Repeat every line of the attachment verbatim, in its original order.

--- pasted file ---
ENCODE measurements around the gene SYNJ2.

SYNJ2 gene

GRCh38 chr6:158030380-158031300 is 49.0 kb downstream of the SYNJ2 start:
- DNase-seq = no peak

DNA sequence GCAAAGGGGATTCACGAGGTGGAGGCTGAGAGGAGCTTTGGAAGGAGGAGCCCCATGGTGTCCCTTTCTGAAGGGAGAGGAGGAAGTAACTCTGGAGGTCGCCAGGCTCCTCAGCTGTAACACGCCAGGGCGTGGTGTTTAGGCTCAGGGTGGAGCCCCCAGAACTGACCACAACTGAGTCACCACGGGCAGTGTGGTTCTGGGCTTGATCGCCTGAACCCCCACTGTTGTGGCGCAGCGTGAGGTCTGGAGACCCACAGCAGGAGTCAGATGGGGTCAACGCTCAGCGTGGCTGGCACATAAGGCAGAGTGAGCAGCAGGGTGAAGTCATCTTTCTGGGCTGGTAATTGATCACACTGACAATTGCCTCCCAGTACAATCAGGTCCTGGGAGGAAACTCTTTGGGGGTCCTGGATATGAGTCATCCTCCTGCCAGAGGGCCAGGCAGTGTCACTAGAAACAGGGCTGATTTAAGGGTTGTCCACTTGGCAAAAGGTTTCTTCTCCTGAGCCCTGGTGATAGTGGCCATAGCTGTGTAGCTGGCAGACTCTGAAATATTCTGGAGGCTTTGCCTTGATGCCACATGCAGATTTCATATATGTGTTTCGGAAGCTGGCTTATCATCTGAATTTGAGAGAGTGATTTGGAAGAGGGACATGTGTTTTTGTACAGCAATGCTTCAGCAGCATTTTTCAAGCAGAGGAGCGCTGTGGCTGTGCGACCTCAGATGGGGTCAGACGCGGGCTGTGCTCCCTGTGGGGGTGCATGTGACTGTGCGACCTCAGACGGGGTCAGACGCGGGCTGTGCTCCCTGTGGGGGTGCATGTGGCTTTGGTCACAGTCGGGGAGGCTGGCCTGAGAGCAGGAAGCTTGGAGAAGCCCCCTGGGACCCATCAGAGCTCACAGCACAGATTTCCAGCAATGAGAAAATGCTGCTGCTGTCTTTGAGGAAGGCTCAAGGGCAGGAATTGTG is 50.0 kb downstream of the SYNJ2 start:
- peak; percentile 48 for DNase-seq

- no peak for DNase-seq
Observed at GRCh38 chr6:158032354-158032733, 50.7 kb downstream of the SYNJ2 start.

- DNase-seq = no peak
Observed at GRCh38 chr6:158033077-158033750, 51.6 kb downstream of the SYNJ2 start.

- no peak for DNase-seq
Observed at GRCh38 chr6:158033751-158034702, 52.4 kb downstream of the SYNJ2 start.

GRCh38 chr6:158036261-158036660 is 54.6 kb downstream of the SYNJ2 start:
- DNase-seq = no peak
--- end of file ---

ENCODE measurements around the gene SYNJ2.

SYNJ2 gene

GRCh38 chr6:158030380-158031300 is 49.0 kb downstream of the SYNJ2 start:
- DNase-seq = no peak

DNA sequence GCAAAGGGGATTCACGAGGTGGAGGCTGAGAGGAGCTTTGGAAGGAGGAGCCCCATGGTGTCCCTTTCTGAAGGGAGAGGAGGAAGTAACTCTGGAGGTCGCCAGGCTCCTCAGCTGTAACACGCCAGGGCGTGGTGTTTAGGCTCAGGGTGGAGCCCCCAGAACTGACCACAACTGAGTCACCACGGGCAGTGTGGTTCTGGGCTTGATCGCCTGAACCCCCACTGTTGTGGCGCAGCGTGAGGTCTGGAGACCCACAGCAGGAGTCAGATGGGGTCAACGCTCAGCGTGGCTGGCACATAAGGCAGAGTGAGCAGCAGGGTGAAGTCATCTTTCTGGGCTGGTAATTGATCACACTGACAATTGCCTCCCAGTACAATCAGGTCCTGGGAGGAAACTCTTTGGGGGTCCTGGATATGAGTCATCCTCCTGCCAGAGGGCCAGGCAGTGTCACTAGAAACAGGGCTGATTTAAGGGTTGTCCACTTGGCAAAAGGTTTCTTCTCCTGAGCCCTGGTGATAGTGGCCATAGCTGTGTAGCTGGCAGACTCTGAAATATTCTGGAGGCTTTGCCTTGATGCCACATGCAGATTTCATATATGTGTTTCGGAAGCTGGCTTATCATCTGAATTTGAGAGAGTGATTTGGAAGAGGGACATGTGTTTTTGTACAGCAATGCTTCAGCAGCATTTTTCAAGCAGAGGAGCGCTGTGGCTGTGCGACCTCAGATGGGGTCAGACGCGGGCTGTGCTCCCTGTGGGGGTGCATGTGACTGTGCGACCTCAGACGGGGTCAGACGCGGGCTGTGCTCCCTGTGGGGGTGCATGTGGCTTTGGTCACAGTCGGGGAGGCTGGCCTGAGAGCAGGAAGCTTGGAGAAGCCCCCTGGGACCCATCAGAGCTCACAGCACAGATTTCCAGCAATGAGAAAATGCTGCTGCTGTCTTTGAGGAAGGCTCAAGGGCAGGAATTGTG is 50.0 kb downstream of the SYNJ2 start:
- peak; percentile 48 for DNase-seq

- no peak for DNase-seq
Observed at GRCh38 chr6:158032354-158032733, 50.7 kb downstream of the SYNJ2 start.

- DNase-seq = no peak
Observed at GRCh38 chr6:158033077-158033750, 51.6 kb downstream of the SYNJ2 start.

- no peak for DNase-seq
Observed at GRCh38 chr6:158033751-158034702, 52.4 kb downstream of the SYNJ2 start.

GRCh38 chr6:158036261-158036660 is 54.6 kb downstream of the SYNJ2 start:
- DNase-seq = no peak